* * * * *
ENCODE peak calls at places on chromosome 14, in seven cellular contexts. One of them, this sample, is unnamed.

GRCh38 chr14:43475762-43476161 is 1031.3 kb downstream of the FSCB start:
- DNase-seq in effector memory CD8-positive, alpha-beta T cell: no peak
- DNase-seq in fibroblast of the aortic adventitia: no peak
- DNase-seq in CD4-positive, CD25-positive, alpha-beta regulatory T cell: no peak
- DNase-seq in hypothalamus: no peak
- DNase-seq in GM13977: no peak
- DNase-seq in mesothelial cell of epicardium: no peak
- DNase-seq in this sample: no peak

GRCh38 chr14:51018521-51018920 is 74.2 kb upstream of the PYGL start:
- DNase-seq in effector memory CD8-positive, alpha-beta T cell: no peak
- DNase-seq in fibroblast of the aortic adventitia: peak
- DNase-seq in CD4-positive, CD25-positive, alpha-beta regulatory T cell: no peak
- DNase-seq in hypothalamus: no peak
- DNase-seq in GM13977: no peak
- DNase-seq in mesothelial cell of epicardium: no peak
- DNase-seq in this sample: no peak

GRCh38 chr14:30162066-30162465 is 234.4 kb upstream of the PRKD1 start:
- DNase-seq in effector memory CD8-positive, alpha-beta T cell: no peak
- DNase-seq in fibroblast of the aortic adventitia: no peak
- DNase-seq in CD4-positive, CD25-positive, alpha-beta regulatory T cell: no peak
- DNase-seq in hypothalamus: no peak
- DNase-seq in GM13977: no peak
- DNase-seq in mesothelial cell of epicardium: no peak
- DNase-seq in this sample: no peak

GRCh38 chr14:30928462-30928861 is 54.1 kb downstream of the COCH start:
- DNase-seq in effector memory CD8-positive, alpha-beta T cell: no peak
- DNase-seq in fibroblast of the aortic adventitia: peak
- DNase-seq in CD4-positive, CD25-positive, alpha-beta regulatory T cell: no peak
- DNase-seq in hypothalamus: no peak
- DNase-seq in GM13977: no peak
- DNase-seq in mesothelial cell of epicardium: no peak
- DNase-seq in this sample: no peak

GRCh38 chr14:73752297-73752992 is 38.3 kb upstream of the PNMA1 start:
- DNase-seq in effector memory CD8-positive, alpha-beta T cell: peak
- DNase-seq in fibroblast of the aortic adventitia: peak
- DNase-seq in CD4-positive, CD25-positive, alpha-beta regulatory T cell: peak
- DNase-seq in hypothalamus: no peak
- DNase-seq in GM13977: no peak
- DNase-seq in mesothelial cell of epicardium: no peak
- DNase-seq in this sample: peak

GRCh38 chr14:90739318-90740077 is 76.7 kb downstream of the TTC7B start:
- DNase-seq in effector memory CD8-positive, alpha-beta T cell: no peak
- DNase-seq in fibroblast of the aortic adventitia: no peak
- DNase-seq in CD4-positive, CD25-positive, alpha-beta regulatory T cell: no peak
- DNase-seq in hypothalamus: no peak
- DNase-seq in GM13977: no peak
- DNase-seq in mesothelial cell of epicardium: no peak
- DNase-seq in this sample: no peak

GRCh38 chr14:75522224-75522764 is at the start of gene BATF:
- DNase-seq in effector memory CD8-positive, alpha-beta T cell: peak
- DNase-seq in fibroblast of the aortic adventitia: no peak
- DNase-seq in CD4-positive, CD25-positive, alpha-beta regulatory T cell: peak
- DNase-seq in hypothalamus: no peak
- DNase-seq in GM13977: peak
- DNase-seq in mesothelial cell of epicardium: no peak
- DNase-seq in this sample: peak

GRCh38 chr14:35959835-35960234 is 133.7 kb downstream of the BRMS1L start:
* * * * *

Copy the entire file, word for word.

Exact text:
ENCODE peak calls at places on chromosome 14, in seven cellular contexts. One of them, this sample, is unnamed.

GRCh38 chr14:43475762-43476161 is 1031.3 kb downstream of the FSCB start:
- DNase-seq in effector memory CD8-positive, alpha-beta T cell: no peak
- DNase-seq in fibroblast of the aortic adventitia: no peak
- DNase-seq in CD4-positive, CD25-positive, alpha-beta regulatory T cell: no peak
- DNase-seq in hypothalamus: no peak
- DNase-seq in GM13977: no peak
- DNase-seq in mesothelial cell of epicardium: no peak
- DNase-seq in this sample: no peak

GRCh38 chr14:51018521-51018920 is 74.2 kb upstream of the PYGL start:
- DNase-seq in effector memory CD8-positive, alpha-beta T cell: no peak
- DNase-seq in fibroblast of the aortic adventitia: peak
- DNase-seq in CD4-positive, CD25-positive, alpha-beta regulatory T cell: no peak
- DNase-seq in hypothalamus: no peak
- DNase-seq in GM13977: no peak
- DNase-seq in mesothelial cell of epicardium: no peak
- DNase-seq in this sample: no peak

GRCh38 chr14:30162066-30162465 is 234.4 kb upstream of the PRKD1 start:
- DNase-seq in effector memory CD8-positive, alpha-beta T cell: no peak
- DNase-seq in fibroblast of the aortic adventitia: no peak
- DNase-seq in CD4-positive, CD25-positive, alpha-beta regulatory T cell: no peak
- DNase-seq in hypothalamus: no peak
- DNase-seq in GM13977: no peak
- DNase-seq in mesothelial cell of epicardium: no peak
- DNase-seq in this sample: no peak

GRCh38 chr14:30928462-30928861 is 54.1 kb downstream of the COCH start:
- DNase-seq in effector memory CD8-positive, alpha-beta T cell: no peak
- DNase-seq in fibroblast of the aortic adventitia: peak
- DNase-seq in CD4-positive, CD25-positive, alpha-beta regulatory T cell: no peak
- DNase-seq in hypothalamus: no peak
- DNase-seq in GM13977: no peak
- DNase-seq in mesothelial cell of epicardium: no peak
- DNase-seq in this sample: no peak

GRCh38 chr14:73752297-73752992 is 38.3 kb upstream of the PNMA1 start:
- DNase-seq in effector memory CD8-positive, alpha-beta T cell: peak
- DNase-seq in fibroblast of the aortic adventitia: peak
- DNase-seq in CD4-positive, CD25-positive, alpha-beta regulatory T cell: peak
- DNase-seq in hypothalamus: no peak
- DNase-seq in GM13977: no peak
- DNase-seq in mesothelial cell of epicardium: no peak
- DNase-seq in this sample: peak

GRCh38 chr14:90739318-90740077 is 76.7 kb downstream of the TTC7B start:
- DNase-seq in effector memory CD8-positive, alpha-beta T cell: no peak
- DNase-seq in fibroblast of the aortic adventitia: no peak
- DNase-seq in CD4-positive, CD25-positive, alpha-beta regulatory T cell: no peak
- DNase-seq in hypothalamus: no peak
- DNase-seq in GM13977: no peak
- DNase-seq in mesothelial cell of epicardium: no peak
- DNase-seq in this sample: no peak

GRCh38 chr14:75522224-75522764 is at the start of gene BATF:
- DNase-seq in effector memory CD8-positive, alpha-beta T cell: peak
- DNase-seq in fibroblast of the aortic adventitia: no peak
- DNase-seq in CD4-positive, CD25-positive, alpha-beta regulatory T cell: peak
- DNase-seq in hypothalamus: no peak
- DNase-seq in GM13977: peak
- DNase-seq in mesothelial cell of epicardium: no peak
- DNase-seq in this sample: peak

GRCh38 chr14:35959835-35960234 is 133.7 kb downstream of the BRMS1L start: